Jeremy Corbyn has launched his party’s conference in Brighton declaring that “the transformation of Labour is just beginning”.
The leader told supporters the annual conference would be “handed back to our members” and that the voices of ordinary people would be heard “loud and clear” in the party.
It follows the launch of a review of internal rules that would see the mainly Corbyn-backing membership given a greater role, including in leadership contests, at the expense of MPs with whom the leader has clashed.
Mr Corbyn also promised to oppose the Conservatives at every opportunity “inside and outside Parliament”, with a string of unions considering strike action over low pay.
It is the first Labour conference since the June election in which Mr Corbyn outperformed expectations, increasing Labour’s seats and stripping the Conservatives of their Commons majority.
The result has allowed him to consolidate his position, ending talk of a leadership challenge and overseeing an improvement in the party’s performance as an opposition.
He told supporters: “The next Labour government will take our authority from the many, not hoard power in the hands of a few. That’s why our conference will be different. For the first time in years, we are handing it back to our members.”
“Politics isn’t some technical specialism for an elite. Politics is about us all coming together to decide our futures. That’s why we’re doing things differently. We aren’t a lobbyists’ playground. This is a real conference whose decisions matter.
“And that’s why we’ve set up a review to democratise and open up our party from top to bottom. The transformation of Labour is just beginning.”
Hundreds of people crowded into the park to watch the Labour leader, who approached the stage in the middle of the crowd accompanied by the theme tune from the 90s TV show The Fresh Prince of Bel Air.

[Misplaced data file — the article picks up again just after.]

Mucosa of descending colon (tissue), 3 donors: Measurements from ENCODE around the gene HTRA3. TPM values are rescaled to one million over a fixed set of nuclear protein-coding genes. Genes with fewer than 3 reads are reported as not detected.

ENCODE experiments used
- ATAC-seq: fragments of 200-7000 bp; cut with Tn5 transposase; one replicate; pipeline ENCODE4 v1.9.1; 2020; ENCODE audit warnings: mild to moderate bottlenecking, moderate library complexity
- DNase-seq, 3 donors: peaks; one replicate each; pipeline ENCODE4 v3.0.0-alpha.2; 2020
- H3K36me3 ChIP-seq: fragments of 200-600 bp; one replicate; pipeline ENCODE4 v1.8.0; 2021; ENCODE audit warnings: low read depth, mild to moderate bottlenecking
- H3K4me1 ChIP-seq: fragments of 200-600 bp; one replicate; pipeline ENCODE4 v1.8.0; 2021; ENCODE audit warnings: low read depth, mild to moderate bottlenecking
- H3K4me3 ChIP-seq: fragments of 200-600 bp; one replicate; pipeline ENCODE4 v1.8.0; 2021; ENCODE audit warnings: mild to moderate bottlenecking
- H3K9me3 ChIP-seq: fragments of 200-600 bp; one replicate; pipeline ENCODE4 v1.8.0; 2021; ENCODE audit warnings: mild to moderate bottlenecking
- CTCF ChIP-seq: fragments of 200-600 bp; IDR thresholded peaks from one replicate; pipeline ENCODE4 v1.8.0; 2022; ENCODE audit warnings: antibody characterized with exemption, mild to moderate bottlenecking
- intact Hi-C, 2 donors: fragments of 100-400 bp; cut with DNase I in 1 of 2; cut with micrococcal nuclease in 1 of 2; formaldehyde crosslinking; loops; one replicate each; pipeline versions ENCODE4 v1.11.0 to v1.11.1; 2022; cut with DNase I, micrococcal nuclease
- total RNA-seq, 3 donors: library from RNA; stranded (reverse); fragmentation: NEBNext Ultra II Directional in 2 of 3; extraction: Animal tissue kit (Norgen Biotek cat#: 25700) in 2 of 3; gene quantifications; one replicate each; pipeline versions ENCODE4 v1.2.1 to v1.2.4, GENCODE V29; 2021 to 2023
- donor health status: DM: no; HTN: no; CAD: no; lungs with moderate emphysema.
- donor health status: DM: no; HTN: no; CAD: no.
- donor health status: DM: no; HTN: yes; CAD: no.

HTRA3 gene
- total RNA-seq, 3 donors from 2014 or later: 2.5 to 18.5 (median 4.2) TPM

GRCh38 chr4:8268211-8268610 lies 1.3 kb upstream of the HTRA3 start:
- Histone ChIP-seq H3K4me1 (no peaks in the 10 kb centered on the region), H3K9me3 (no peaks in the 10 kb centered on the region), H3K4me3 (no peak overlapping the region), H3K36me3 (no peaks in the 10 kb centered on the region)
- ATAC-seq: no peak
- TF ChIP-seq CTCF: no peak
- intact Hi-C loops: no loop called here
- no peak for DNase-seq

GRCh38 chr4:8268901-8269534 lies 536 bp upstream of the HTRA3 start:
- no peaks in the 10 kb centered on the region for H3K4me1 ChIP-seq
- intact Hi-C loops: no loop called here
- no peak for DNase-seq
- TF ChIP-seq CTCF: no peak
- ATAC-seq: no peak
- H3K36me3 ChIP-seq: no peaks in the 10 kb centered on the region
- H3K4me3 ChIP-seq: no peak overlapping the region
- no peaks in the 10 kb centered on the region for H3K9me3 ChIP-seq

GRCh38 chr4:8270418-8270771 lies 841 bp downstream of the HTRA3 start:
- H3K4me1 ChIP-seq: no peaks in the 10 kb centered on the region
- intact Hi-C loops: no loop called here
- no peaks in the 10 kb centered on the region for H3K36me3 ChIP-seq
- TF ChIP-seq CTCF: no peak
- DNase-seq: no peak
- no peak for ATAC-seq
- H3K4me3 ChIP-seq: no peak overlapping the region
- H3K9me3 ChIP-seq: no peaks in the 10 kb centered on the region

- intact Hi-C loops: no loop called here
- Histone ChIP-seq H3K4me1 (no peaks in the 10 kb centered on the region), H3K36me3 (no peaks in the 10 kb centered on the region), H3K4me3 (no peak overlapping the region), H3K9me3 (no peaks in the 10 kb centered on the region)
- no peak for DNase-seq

He was thronged by left-wing allies including Shadow Chancellor John McDonnell, who joked that the “grey beards got it wrong” on Labour’s election chances – before clarifying he did not mean Mr Corbyn.
In scenes more akin to a music festival than a political rally, the start of Mr Corbyn’s speech was held up by loud chants of ‘Oh, Jeremy Corbyn’ from the audience, some of whom sported slogan T-shirts and signs bearing the Labour leader’s face.
Labour will decide at conference – expected to be the biggest ever – whether to approve a string of reforms put forward by the party’s ruling National Executive Committee.
If passed they would mean future leadership candidates could stand with the backing of just 10 per cent of the party’s MPs.
Changes to the NEC itself have also been proposed, with three new seats being created, to be filled by representatives of the wider party membership.
Mr Corbyn also planned to turn his fire on the Conservatives, telling supporters: “We now have the chance to transform our country. To do that we must use our strength inside and outside Parliament to challenge the Conservatives at every step – and prepare to form a government whenever the next election is called.
“The Tories have no mandate for what they are doing. Wherever we can we will block their attempts to pay for tax cuts for the wealthy by making life worse for millions of people. We are in a moment of great change – in the economy, politics and across the world.”
“Our challenge is to marshal these forces of change for the real wealth creators – all of us – and to transfer wealth, power and opportunity to the many from the few.”
Close Corbyn ally Mr McDonnell has said Labour will support unions in the fight for better wages for public sector workers.
Prison officers, nurses, civil servants and higher education staff are among those considering industrial action with the TUC planning a day of action next month.
Register for free to continue reading
Registration is a free and easy way to support our truly independent journalism
By registering, you will also enjoy limited access to Premium articles, exclusive newsletters, commenting, and virtual events with our leading journalists
Already have an account? sign in
Join our new commenting forum
Join thought-provoking conversations, follow other Independent readers and see their replies